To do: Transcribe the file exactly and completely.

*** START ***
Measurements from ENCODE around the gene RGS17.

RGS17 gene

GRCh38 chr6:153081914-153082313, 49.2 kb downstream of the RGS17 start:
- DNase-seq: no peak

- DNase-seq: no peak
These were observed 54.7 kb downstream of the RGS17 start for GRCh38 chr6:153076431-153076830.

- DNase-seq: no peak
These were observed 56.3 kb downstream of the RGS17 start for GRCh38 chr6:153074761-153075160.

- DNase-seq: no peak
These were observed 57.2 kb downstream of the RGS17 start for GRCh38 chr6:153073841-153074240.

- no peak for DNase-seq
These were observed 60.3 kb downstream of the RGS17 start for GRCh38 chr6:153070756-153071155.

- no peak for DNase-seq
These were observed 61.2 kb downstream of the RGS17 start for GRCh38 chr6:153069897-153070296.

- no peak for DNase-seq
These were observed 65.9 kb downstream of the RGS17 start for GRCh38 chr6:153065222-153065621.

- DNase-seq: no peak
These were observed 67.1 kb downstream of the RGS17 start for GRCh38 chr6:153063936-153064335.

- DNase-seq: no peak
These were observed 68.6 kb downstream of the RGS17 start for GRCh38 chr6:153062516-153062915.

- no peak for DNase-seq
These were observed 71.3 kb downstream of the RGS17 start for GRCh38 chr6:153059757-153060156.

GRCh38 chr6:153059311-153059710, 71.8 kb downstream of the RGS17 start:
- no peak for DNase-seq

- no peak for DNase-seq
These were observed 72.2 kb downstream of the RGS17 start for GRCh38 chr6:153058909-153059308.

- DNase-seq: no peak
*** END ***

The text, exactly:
Measurements from ENCODE around the gene RGS17.

RGS17 gene

GRCh38 chr6:153081914-153082313, 49.2 kb downstream of the RGS17 start:
- DNase-seq: no peak

- DNase-seq: no peak
These were observed 54.7 kb downstream of the RGS17 start for GRCh38 chr6:153076431-153076830.

- DNase-seq: no peak
These were observed 56.3 kb downstream of the RGS17 start for GRCh38 chr6:153074761-153075160.

- DNase-seq: no peak
These were observed 57.2 kb downstream of the RGS17 start for GRCh38 chr6:153073841-153074240.

- no peak for DNase-seq
These were observed 60.3 kb downstream of the RGS17 start for GRCh38 chr6:153070756-153071155.

- no peak for DNase-seq
These were observed 61.2 kb downstream of the RGS17 start for GRCh38 chr6:153069897-153070296.

- no peak for DNase-seq
These were observed 65.9 kb downstream of the RGS17 start for GRCh38 chr6:153065222-153065621.

- DNase-seq: no peak
These were observed 67.1 kb downstream of the RGS17 start for GRCh38 chr6:153063936-153064335.

- DNase-seq: no peak
These were observed 68.6 kb downstream of the RGS17 start for GRCh38 chr6:153062516-153062915.

- no peak for DNase-seq
These were observed 71.3 kb downstream of the RGS17 start for GRCh38 chr6:153059757-153060156.

GRCh38 chr6:153059311-153059710, 71.8 kb downstream of the RGS17 start:
- no peak for DNase-seq

- no peak for DNase-seq
These were observed 72.2 kb downstream of the RGS17 start for GRCh38 chr6:153058909-153059308.

- DNase-seq: no peak